Well, here we go again. After a contested election that was essentially a referendum on the New Village development, Mayor Pontieri won 58% of the vote, and the Suffolk County Supreme Court decided prior suits in favor of the developer and village, the plaintiffs have sued yet again. I realize that our courts provide a means for grievances to be adjudicated. However, residents need to recognize and understand the consequences of these suits. The start of the New Village development was materially delayed by the suits. Until the suits were settled, officially in late March, the developer could not start the demolition. The developer owned the 4+ acre site and incurred substantial expenses during this hiatus including attorney fees, real estate taxes, interest, insurance, and lost revenue. The cost to the developer has been estimated at $1 million. The Village also had costs, including $40,000 of court costs and legal fees (taxpayer’s money), as well as loss of real estate taxes by, let’s say one year into the future, likely $500,000. Importantly, these costs are “sunk”, that is, they will never be recovered by the developer or the village.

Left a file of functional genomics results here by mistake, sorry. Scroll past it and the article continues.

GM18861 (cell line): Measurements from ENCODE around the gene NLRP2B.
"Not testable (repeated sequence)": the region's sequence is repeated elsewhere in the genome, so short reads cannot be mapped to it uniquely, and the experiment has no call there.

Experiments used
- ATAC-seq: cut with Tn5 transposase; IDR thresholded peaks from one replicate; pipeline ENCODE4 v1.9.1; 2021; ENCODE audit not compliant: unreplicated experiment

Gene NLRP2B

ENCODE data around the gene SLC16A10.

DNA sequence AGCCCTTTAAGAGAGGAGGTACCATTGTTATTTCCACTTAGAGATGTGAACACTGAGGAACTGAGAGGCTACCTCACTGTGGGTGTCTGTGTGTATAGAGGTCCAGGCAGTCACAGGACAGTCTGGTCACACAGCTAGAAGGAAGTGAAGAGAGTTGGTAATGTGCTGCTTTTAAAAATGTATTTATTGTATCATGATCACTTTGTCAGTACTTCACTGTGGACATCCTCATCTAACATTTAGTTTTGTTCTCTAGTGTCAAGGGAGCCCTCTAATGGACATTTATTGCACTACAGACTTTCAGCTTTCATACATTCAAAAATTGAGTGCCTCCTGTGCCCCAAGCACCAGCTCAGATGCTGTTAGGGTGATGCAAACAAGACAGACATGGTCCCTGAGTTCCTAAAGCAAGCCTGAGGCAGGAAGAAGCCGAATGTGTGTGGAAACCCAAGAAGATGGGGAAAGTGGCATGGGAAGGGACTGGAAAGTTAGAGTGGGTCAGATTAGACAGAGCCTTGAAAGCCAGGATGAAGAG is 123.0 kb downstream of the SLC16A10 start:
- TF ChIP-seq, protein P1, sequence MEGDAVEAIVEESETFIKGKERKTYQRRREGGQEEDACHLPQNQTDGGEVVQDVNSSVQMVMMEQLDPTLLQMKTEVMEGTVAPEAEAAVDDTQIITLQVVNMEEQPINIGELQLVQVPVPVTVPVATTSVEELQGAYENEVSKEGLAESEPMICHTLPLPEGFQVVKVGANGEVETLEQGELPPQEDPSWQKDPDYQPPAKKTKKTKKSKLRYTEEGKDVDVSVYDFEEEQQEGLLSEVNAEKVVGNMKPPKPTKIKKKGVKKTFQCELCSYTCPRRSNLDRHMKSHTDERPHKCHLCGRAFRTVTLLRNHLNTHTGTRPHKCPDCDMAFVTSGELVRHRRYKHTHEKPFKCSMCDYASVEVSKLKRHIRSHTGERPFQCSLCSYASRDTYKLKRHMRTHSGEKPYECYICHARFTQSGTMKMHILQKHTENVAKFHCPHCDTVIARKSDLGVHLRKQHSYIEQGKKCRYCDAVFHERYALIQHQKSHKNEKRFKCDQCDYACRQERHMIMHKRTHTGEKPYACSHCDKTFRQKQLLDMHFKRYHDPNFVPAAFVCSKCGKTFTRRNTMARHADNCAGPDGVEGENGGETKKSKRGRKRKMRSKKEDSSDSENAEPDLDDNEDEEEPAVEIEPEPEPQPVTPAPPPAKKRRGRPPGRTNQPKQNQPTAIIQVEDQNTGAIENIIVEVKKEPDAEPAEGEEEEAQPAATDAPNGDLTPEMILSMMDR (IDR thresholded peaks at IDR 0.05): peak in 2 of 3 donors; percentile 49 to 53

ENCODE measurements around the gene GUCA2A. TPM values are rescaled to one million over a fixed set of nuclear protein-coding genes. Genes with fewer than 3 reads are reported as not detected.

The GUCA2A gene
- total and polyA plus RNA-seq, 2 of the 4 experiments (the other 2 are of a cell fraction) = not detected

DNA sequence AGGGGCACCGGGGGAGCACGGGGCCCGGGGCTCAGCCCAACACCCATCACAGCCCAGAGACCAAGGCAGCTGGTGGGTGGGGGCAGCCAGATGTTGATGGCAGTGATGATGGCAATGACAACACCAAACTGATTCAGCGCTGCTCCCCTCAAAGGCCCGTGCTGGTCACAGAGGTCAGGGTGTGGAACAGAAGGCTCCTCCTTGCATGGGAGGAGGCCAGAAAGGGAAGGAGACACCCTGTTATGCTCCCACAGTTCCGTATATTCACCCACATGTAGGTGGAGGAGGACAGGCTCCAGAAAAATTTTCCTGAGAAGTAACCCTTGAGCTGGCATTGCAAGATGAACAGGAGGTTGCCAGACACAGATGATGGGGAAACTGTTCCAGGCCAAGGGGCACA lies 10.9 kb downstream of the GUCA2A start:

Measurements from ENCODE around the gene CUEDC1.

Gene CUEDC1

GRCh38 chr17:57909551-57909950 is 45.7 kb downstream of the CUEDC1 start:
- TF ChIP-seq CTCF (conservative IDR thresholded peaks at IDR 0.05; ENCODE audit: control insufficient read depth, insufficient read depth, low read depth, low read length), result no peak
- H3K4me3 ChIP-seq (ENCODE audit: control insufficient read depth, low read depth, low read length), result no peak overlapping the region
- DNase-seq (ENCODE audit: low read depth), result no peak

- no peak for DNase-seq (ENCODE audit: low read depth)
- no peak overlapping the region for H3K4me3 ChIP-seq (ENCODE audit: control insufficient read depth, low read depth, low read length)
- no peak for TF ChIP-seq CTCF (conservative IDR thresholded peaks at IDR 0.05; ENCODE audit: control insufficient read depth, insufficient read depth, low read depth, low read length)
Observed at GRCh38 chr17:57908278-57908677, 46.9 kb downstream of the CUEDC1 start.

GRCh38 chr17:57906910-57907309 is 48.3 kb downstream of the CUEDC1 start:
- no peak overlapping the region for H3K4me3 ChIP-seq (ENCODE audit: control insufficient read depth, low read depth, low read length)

What of the plaintiffs? Some individuals, the Brick House, The Colony Shop, and Remember Yesteryears? What are the consequences for them? Let’s give them the benefit of the doubt on their original lawsuit. Reasonable people can have differences of opinion, and they may truly have believed that the New Village development would harm their businesses. They had their day in court, for which village residents have paid dearly. The court decided against the plaintiffs. Now a new suit has been filed, claiming that the Board of Trustees reinstatement of the New Village plan was unlawful because a year had elapsed from the last approval. Of course, the year had elapsed because of their lawsuits. What do they hope to accomplish? On behalf of the residents of the village, I request that the plaintiffs drop the suit and let us get on with the business that has clearly been approved by the Board of Trustees and by the residents with their majority vote in the recent election. The people and the courts have spoken.